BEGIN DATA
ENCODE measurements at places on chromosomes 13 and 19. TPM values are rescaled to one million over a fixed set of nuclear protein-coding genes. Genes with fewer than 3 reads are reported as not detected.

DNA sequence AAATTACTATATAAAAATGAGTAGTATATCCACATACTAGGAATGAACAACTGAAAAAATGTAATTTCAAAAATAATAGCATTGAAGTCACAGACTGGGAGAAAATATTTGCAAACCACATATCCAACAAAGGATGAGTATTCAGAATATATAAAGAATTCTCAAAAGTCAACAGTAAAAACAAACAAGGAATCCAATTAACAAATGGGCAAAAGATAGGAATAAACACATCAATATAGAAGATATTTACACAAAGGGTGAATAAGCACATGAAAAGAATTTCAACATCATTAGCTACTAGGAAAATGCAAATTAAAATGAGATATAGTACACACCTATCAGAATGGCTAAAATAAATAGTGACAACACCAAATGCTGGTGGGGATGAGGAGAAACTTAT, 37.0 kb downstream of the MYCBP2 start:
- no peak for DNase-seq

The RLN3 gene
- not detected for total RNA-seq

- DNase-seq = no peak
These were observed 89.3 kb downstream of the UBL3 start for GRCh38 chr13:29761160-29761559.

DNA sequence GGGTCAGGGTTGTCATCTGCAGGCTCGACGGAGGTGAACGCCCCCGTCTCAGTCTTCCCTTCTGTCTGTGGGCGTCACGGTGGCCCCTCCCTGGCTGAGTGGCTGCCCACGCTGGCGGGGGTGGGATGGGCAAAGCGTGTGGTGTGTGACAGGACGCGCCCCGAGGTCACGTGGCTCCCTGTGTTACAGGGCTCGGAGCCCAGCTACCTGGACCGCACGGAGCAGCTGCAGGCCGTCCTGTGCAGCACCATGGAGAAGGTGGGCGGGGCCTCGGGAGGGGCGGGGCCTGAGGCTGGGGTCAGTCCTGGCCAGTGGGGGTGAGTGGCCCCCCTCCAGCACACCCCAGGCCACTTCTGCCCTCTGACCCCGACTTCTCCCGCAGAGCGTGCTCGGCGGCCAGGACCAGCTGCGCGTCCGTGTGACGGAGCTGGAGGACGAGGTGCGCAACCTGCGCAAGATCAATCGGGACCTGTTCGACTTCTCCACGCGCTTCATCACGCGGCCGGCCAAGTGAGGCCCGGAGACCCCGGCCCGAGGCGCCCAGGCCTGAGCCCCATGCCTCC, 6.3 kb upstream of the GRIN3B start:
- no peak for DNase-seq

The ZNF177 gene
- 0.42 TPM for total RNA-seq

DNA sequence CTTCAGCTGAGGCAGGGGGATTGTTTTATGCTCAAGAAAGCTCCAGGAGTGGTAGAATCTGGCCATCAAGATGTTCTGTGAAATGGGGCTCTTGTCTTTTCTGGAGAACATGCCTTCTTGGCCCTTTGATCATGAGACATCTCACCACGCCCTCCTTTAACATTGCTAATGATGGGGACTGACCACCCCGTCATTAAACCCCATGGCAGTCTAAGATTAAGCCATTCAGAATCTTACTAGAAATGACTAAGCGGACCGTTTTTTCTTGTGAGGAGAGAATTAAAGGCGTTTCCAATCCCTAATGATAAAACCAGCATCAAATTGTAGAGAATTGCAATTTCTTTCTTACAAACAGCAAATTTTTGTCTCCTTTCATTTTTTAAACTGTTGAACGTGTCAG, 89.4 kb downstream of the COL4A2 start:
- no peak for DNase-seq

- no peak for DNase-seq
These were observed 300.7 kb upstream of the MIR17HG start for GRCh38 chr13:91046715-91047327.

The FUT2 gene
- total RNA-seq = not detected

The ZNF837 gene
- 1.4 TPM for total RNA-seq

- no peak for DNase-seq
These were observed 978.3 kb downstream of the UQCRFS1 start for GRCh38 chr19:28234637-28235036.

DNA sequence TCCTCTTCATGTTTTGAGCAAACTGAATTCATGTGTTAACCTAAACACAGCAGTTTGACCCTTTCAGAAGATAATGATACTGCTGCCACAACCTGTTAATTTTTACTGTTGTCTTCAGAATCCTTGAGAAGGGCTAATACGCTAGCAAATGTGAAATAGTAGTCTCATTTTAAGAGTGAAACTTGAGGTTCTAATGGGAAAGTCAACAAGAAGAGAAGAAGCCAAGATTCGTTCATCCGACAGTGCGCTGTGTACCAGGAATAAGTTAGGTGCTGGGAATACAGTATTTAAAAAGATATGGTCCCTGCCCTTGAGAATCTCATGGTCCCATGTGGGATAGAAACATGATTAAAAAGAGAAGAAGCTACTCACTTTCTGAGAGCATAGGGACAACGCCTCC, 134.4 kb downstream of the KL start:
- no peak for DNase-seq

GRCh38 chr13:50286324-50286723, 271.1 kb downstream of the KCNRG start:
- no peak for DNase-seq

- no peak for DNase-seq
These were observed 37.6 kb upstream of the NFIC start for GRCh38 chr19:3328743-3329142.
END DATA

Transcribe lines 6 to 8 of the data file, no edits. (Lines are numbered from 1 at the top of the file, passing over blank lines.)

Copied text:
- DNase-seq = no peak
These were observed 89.3 kb downstream of the UBL3 start for GRCh38 chr13:29761160-29761559.

DNA sequence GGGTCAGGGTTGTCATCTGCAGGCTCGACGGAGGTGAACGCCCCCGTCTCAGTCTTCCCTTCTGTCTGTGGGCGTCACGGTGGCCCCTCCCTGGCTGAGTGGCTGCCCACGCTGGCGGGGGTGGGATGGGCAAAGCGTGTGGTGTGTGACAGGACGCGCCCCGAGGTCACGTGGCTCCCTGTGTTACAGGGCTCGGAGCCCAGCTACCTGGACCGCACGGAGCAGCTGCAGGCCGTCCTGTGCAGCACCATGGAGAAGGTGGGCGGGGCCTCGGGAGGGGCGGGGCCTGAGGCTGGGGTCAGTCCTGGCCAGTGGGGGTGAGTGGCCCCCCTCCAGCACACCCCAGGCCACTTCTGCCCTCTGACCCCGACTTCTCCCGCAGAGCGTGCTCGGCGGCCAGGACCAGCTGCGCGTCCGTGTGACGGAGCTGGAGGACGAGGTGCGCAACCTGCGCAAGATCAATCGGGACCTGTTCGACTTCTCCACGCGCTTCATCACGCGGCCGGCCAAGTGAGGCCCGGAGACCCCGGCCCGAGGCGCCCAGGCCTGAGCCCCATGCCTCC, 6.3 kb upstream of the GRIN3B start: